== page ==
Blogging for the already-medically-educated

Blogging

Justin reading an ancient book on blogging

The first part of the RACGP GP13 workshop in Darwin looked at tweeting for doctors and other health professionals.

For those with attention spans longer than 140 characters, let’s have a look at blogging.

Or, in twitter lingo:

#blog4docs

The journalistic principals involve Five Ws and an H, so let’s divide up this wwwwwhorkshop thus:

WHO?

Institutions: BMJ blogs

Groups of like-minded people: Social Media GP

GP Practices:  Birkenhead Medical Centre

GP Practices with opinions: Dr Edwin Kruys Doctor’s Bag

Doctors with special interests: Dr Tim Senior AMS Supertwision

WHAT?

INFORMATION about; your practice; your interests; patient education; handy links.

COMMUNICATION about; news; calendar of events; new research; updates.

CONVERSATION about; opinion; humour; medical politics or education; articles

WHERE?

WordPress (I have no financial ties. Yet.) Weebly.

Comparison of ten blogging platforms.

WHEN?

    • Ideal frequency? A bit more often than you will actually do it!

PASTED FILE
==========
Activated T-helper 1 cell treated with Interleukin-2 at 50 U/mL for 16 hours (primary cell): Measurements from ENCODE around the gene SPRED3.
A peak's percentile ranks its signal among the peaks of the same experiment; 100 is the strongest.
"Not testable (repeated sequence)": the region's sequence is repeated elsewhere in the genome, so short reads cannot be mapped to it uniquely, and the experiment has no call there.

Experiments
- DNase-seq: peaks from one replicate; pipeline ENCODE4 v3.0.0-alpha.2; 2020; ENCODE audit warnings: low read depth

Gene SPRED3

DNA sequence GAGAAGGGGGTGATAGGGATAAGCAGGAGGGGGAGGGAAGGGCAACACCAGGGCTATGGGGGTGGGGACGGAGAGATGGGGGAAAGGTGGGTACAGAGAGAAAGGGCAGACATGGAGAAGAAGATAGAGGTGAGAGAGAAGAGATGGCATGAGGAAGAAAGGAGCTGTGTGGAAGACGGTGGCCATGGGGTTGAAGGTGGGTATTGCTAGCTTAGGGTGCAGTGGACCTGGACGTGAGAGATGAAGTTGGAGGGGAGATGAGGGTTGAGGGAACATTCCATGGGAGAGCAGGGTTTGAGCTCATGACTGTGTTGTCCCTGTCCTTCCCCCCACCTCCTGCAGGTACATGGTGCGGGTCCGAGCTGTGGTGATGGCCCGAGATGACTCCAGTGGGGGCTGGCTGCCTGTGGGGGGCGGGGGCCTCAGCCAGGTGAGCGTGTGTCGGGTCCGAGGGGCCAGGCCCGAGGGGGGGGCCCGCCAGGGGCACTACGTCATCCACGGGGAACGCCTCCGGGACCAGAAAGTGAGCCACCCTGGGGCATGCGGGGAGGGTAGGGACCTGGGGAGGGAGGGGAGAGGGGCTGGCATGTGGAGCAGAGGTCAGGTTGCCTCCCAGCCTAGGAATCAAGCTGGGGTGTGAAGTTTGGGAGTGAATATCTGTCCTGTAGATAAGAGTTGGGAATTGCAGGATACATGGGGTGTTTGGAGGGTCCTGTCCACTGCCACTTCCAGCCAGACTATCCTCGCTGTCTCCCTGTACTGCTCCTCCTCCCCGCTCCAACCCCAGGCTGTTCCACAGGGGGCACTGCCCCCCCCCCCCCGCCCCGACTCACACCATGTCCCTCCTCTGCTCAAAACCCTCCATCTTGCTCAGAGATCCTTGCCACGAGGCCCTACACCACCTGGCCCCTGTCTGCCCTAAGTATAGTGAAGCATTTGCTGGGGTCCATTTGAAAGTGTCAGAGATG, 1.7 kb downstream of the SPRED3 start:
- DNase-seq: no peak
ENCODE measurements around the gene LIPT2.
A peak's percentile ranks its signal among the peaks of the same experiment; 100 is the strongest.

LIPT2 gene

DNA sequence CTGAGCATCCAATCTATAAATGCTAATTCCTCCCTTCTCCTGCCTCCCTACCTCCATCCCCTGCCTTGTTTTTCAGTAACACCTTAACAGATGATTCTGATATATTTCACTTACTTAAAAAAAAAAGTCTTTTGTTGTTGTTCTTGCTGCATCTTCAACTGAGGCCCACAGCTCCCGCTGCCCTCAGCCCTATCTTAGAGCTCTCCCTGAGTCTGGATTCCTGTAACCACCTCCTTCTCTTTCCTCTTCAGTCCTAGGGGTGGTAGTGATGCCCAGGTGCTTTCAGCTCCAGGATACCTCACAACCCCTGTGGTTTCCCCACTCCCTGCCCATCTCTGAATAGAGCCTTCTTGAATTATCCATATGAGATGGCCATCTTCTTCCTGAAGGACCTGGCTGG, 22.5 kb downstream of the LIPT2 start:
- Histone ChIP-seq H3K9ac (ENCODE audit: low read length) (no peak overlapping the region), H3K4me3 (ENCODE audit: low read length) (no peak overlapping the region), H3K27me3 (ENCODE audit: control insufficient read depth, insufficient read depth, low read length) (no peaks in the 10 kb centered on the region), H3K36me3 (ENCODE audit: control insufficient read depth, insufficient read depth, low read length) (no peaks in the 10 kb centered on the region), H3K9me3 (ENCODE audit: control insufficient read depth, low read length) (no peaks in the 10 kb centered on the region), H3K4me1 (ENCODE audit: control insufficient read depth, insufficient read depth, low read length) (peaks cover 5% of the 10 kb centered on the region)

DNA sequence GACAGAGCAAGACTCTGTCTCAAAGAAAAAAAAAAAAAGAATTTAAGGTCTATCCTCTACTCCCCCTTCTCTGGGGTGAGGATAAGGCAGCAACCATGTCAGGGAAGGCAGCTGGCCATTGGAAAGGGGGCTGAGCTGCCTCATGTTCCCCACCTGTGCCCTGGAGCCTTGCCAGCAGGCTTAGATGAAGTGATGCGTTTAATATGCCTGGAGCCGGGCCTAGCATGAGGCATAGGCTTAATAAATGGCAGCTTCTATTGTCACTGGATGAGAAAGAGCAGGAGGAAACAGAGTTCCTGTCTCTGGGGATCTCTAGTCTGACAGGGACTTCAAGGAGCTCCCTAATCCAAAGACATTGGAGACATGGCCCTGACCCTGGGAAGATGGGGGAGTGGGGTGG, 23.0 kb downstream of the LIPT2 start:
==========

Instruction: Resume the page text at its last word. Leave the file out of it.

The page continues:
• Better to do short blog fortnightly than comprehensive blog 3-monthly.
    • Short on time? Become a node for other people’s blogs and articles. RSS & Twitter feeds.

WHY?

  • Business model
  • Publicise your special medical interests
  • Patient trust, patient education
  • Start conversations
  • Fun
  • Become a writer

HOW?

  • We read 25% slower on a screen
  • Lots of white space
  • Short sentences, short paragraphs, (usually) short blogs
  • Bullet points, lists, ‘top 5’
  • Blogging is a conversation; don’t do all the work yourself
  • Comments are crucial; moderate out the nutters but allow contrary opinion
  • Make it easy to share, use hyperlinks, share buttons

RESOURCES

Australasian Medical Writers Association AMWA

Renee Barnes Effective Blogging for Medical Writers

Free images Flickr     → Join (free)

→ Search (magnifying glass symbol top R)

→ Advanced search

→ Tick box “Only search within Creative Commons-licensed content”

→ Attribute photographer in the photo caption

As with all the work on my website, I am happy for you to share it with others. You may also use just a part of it, or alter my work. But please always attribute my work appropriately.
Creative Commons Licence
This work is licensed under a Creative Commons Attribution-NonCommercial 3.0 Australia License.

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About Dr Justin Coleman

Justin is a GP working in Aboriginal health in Brisbane, Australia. He is also a medical writer, editor and blogger. Further details at https://drjustincoleman.com/
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